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The coronavirus pandemic has upended workplaces across industries, flooding labor and employment lawyers with questions about how managers and employees can navigate the crisis.

The U.S. Equal Employment Opportunity Commission recently collected and responded to hundreds of questions about obligations and accommodations under federal workplace laws. The agency posted a webinar Friday responding to inquiries about privacy and disclosure, national origin discrimination, pregnant employees and other matters.

EEOC enforcers noted the reported rise in reports of bias and harassment involving Asian American workers and other people of Asian descent. “The EEOC urges employers and employees to be mindful of instances of harassment, intimidation, or discrimination in the workplace and to take action to prevent or correct this behavior,” EEOC Chair Janet Dhillon said in a statement last week.

The webinar addressed what the EEOC said were the most common questions the agency received. Three EEOC lawyers—Carol Miaskoff, associate legal counsel; Sharon Rennert, senior attorney advisor; and Jeanne Goldberg, acting assistant legal counsel—offered the agency’s guidance on nearly two dozen questions addressing the Americans with Disabilities Act, Title VII and the Age Discrimination in Employment Act. The discussion didn’t touch on other federal laws the EEOC doesn’t enforce, including the Fair Labors Standards Act and the Family Medical Leave Act.

Watch the full 45-minute webinar above, or click on the link here. What follows are some of the questions, and answers, edited for length:

Can employers ask employees coming into the workspace whether they have the disease, or symptoms associated with the illness?

“Employers may ask all employees who will be physically entering the workplace if they have COVID-19, or symptoms associated with COVID-19, or ask if they have been tested for COVID-19,” Sharon Rennert said. Employers, she continued, may exclude those with COVID-19, or symptoms associated with COVID-19, from the workplace. “As EEOC has stated, their presence would pose a direct threat to health or safety,” she said. “For those employees who are teleworking, however, they are not physically Interacting with coworkers and therefore the employer would generally not be permitted to ask these questions.”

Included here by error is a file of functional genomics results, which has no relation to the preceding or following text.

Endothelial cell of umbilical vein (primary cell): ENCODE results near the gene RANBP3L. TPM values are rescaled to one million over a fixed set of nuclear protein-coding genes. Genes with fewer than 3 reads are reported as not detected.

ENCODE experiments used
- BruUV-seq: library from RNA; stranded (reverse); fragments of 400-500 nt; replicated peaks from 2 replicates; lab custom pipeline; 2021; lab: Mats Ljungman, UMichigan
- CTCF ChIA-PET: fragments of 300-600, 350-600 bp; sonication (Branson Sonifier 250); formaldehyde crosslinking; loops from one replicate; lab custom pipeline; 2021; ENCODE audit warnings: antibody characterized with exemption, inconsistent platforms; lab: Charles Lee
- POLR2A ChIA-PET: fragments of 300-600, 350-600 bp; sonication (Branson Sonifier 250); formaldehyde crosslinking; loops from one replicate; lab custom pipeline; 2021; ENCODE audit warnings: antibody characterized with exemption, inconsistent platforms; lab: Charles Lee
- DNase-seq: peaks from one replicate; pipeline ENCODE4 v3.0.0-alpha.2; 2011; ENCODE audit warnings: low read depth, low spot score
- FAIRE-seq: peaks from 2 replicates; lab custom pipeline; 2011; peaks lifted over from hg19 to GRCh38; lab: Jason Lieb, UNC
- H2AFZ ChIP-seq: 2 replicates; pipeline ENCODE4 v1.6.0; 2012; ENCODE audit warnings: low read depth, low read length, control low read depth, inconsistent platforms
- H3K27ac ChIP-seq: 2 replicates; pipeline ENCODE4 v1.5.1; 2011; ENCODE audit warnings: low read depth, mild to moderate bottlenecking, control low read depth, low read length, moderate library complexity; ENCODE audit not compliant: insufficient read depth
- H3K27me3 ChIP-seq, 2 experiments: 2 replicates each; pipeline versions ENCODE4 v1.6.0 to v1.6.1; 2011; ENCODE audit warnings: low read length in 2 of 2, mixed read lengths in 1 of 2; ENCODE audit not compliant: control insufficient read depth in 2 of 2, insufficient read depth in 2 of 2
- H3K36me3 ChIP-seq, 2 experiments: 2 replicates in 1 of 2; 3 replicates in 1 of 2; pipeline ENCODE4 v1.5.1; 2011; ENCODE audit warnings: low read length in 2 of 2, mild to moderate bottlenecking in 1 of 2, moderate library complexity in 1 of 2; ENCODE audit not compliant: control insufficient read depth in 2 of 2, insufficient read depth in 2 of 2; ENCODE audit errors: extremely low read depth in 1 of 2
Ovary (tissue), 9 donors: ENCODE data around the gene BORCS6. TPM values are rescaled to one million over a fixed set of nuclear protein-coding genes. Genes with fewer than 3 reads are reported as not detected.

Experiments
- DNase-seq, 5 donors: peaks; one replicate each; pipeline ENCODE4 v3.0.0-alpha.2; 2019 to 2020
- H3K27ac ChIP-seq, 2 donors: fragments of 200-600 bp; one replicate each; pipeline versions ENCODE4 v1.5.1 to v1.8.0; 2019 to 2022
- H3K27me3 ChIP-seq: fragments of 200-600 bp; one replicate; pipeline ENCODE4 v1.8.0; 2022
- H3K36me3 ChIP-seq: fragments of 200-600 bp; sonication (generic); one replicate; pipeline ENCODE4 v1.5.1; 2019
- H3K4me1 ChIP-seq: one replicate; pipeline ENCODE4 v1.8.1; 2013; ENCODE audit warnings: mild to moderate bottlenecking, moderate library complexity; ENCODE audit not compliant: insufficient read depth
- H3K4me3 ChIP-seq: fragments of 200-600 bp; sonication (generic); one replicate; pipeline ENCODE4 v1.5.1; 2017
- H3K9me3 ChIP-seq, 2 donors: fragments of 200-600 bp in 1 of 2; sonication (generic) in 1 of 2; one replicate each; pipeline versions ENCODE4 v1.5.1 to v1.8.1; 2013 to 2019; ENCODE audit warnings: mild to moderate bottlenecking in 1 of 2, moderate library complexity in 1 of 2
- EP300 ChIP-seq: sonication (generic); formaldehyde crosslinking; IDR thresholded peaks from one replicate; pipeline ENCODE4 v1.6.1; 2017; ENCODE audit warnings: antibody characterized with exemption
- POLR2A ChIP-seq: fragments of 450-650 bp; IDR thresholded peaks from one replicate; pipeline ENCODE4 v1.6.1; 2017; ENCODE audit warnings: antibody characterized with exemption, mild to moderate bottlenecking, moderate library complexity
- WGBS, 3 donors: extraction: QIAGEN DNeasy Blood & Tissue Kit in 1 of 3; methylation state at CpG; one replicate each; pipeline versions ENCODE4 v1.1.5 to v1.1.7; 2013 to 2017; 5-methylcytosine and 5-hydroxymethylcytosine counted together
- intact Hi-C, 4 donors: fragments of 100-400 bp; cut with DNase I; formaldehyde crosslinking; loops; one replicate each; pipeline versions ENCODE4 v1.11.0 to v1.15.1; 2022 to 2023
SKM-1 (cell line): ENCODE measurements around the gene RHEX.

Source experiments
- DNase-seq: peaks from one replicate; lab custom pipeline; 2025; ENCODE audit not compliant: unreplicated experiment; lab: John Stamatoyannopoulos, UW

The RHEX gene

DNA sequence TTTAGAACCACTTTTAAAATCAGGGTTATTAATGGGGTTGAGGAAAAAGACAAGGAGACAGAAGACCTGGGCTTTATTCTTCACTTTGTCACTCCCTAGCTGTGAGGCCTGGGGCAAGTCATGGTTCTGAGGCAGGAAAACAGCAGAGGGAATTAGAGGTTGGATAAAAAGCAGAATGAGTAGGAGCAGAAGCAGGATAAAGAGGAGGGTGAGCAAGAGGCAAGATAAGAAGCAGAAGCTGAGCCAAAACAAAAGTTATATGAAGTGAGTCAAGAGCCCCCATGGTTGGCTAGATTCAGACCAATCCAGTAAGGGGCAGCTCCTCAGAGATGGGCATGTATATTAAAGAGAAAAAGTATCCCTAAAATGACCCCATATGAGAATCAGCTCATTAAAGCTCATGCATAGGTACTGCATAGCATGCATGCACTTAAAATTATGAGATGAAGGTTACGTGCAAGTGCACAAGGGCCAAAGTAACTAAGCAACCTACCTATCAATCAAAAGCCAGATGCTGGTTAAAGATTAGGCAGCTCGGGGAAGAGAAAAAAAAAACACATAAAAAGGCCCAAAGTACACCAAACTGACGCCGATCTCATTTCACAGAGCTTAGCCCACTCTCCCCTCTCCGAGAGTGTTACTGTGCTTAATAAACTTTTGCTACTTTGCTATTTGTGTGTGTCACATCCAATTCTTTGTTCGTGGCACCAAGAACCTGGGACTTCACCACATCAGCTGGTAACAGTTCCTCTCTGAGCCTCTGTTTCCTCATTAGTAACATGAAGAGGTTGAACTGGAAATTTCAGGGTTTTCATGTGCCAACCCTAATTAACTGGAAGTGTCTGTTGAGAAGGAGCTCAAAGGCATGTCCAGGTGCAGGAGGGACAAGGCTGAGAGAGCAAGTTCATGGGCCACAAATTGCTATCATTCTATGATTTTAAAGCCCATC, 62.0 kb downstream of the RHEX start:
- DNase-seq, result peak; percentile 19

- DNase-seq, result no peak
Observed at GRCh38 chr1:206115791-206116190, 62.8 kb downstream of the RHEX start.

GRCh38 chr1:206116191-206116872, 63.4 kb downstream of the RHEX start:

An employer, Rennert said, can bar a worker from physical presence if they refuse to answer questions about whether they have COVID-19, symptoms and whether they have been tested.

“If an employer notices that an employee has a persistent hacking cough, it could ask about the cough, whether the employee has been to a doctor and whether the employee knows if she has or might have COVID-19,” Rennert said. “The reason these types of questions are permissible now is because this type of cough is one of the symptoms associated with COVID-19.”

A manager learns an employee has tested positive for COVID-19, or is showing symptoms. Does disclosing information about the employee violate confidentiality provisions of the ADA? 

“The fact that this is medical information does not prevent the manager from reporting to appropriate employer officials so that they can take actions consistent with guidance from the CDC and other public health authorities. The question is really what information to report? Is it the fact that an employee unnamed, has symptoms of COVID-19 or a diagnosis? Or is it the identity of that employee?” Jeanne Goldberg, acting assistant legal counsel, said.

Goldberg continued: “The answer is that exactly who in the organization needs to know the identity of the employee will really depend on each workplace and why a specific official needs this information? Employers should make every effort to limit the number of people who get to know the name of the employee, certainly a designated representative of the employer may interview the employee to get a list of people with whom the employee possibly had contact through the workplace, so that the employer can then take action to notify those who may have come into contact with the employee. However, this does not require disclosing the employee’s name. For small employers, of course, coworkers might be able to figure out who the employee is, but employers are still in that situation prohibited from confirming or revealing the employee’s identity. Also, remember that all employer officials who are designated as needing to know the identity of an employee should be specifically instructed that they must maintain the confidentiality of this information.”

Is COVID-19 recognized as a disability under the Americans with Disabilities Act?

“Here is what the EEOC can say now. This is a very new virus, and while medical experts are learning more about it, there is still much that is unknown,” Sharon Rennert said. “Therefore, it is unclear at this time whether COVID-19 is or could be a disability under the ADA. Regardless of whether COVID-19 is or could be a disability, remember that an employer may bar an employee with the disease from entering the workplace at this time because of direct threat. Employers should continue to take actions involving persons with COVID-19 or who may have COVID-19 based on the most current guidance available from the CDC, and other public health authorities.”

 

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